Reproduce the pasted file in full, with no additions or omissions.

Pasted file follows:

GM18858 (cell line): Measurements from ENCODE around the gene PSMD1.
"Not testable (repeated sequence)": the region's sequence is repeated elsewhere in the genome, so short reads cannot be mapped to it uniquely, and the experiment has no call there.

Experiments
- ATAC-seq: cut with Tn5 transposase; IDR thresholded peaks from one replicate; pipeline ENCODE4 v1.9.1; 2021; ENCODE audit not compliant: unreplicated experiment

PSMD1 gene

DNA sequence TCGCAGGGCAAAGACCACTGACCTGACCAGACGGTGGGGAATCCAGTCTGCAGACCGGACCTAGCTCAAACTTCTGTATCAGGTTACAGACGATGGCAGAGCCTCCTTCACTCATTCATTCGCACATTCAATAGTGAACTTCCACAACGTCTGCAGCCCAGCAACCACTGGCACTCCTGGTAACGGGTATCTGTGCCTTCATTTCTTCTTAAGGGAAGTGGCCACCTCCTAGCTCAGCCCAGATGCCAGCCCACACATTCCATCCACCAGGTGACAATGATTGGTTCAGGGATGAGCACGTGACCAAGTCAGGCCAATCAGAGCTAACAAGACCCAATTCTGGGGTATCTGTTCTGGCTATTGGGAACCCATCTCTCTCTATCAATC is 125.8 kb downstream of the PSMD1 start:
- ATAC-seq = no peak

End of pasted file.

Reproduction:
GM18858 (cell line): Measurements from ENCODE around the gene PSMD1.
"Not testable (repeated sequence)": the region's sequence is repeated elsewhere in the genome, so short reads cannot be mapped to it uniquely, and the experiment has no call there.

Experiments
- ATAC-seq: cut with Tn5 transposase; IDR thresholded peaks from one replicate; pipeline ENCODE4 v1.9.1; 2021; ENCODE audit not compliant: unreplicated experiment

PSMD1 gene

DNA sequence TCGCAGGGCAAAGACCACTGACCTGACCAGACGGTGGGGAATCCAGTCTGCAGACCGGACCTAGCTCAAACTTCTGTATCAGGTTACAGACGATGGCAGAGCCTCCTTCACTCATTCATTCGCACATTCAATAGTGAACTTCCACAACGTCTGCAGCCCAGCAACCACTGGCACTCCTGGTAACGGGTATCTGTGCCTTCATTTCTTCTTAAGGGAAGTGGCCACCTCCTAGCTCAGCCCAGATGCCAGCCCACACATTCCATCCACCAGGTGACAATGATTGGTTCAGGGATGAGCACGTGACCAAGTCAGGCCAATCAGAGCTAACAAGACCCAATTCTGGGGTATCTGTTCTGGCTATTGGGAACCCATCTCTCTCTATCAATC is 125.8 kb downstream of the PSMD1 start:
- ATAC-seq = no peak